Butorphanol tartrate, an analgesic opioid with κ-opioid receptor agonist and μ-opioid receptor antagonist properties,1 is considered by some veterinarians to be the opioid of choice for pain management in birds,2 although the extent of its analgesic efficacy remains controversial.3,4 In birds, the use of opioids with inhalation anesthetic agents as part of a balanced anesthetic technique may decrease the incidence of unwanted autonomic responses and hypotension and improve safety.5
Minimum anesthetic concentration is the median effective concentration for inhaled anesthetic agents.6 Increasing doses of κ- and μ-opioid receptor agonists are reported to decrease the MAC for isoflurane in chickens, although the effect of time on this response is unknown.5 Butorphanol (1 mg/kg, IM) decreases the MAC for isoflurane by 25% in cockatoos but again with an unknown duration of effect.7
The MACs for various inhalation anesthetic agents have been reported7,8 to decrease after the administration of drugs by either constant rate infusion or single-dose administration. However, the method typically used to determine such MAC-sparing effects can be problematic unless the pharmacokinetics of the drugs administered is known in the species being studied. If a drug has a short half-life and is rapidly cleared from the body, plasma concentrations of the drug will decrease over the course of inhalation anesthesia, and any MAC-sparing effect would decrease with time after drug administration. Conversely, if clearance rate is slow, a drug administered by constant rate infusion can cause an increase in the plasma concentration of the drug and may result in an increase in the MAC-sparing effect during the period of assessment. Thus, the administration of drugs by constant rate infusion or single-dose administration does not guarantee stable plasma concentrations of those drugs over the time required to measure the MAC for an inhalation anesthetic agent by use of traditional bracketing techniques.9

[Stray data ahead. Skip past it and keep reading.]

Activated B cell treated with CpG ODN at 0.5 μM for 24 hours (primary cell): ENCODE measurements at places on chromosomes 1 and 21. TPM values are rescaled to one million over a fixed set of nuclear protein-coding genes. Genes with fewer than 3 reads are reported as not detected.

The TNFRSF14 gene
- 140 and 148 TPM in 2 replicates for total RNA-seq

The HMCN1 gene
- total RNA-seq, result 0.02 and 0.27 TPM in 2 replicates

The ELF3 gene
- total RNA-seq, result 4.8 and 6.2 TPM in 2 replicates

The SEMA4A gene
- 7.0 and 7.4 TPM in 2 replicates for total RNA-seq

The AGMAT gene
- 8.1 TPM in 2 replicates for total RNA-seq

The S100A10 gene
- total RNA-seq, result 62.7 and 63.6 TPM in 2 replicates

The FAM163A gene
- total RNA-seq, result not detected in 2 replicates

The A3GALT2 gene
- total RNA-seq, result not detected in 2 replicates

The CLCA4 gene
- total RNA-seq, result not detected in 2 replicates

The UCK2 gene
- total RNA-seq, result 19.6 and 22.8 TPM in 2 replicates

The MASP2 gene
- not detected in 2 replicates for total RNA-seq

To our knowledge, the pharmacokinetics of butorphanol in guineafowl (Numida meleagris) is unknown; therefore, we believed that a novel study design was needed to meaningfully determine the temporal effects of butorphanol on the MAC for sevoflurane in this species. The purpose of the study reported here was to determine the individual MACs for sevoflurane in guineafowl by use of an established bracketing technique and subsequently measure the dose and temporal effects of butorphanol on the MAC for sevoflurane.
Minimum anesthetic concentration
End-tidal partial pressure of CO2
Oxygen saturation as measured by pulse oximetry
Sevocris, provided by Dr. Roberto Debom, Cristália Produtos Químicos e Farmacêuticos Ltda, São Paulo, Brazil.
Conquest 3000 ventilator, HB Hospitalar Indústria e Comércio Ltda, São Paulo, Brazil.
Tom Cat 3.5F, Ortovet, São Paulo, Brazil.
Infrared gas analyzer DX-Ajaga-1 (AGA), Dixtal, Manaus, AM, Brazil.
Sevoflurane in N2 and O2, White Martins Gases Industriais SA, Rio de Janeiro, Brazil.
BD Angiocath, BD, São Paulo, Brazil.
Medfusion 2010i syringe pump, Medex Inc, Duluth, Ga.
Dixtal 2010, Dixtal, Manaus, AM, Brazil.
Ultrasonic Doppler flow detector, model 812, Parks Medical Electronic Inc, São Bernardo do Campo, SP, Brazil.
Veterinary Thermometer, Incoterm, Porto Alegre, RS, Brazil.
T/Pump, Gaymar, Orchard Park, NY.
S48 stimulator, Astro-Med Inc, West Warwick, RI.
Torbugesic, Fort Dodge Animal Health, Campinas, SP, Brazil.
SigmaStat, version 3.0.1, Systat Software, San Jose, Calif.
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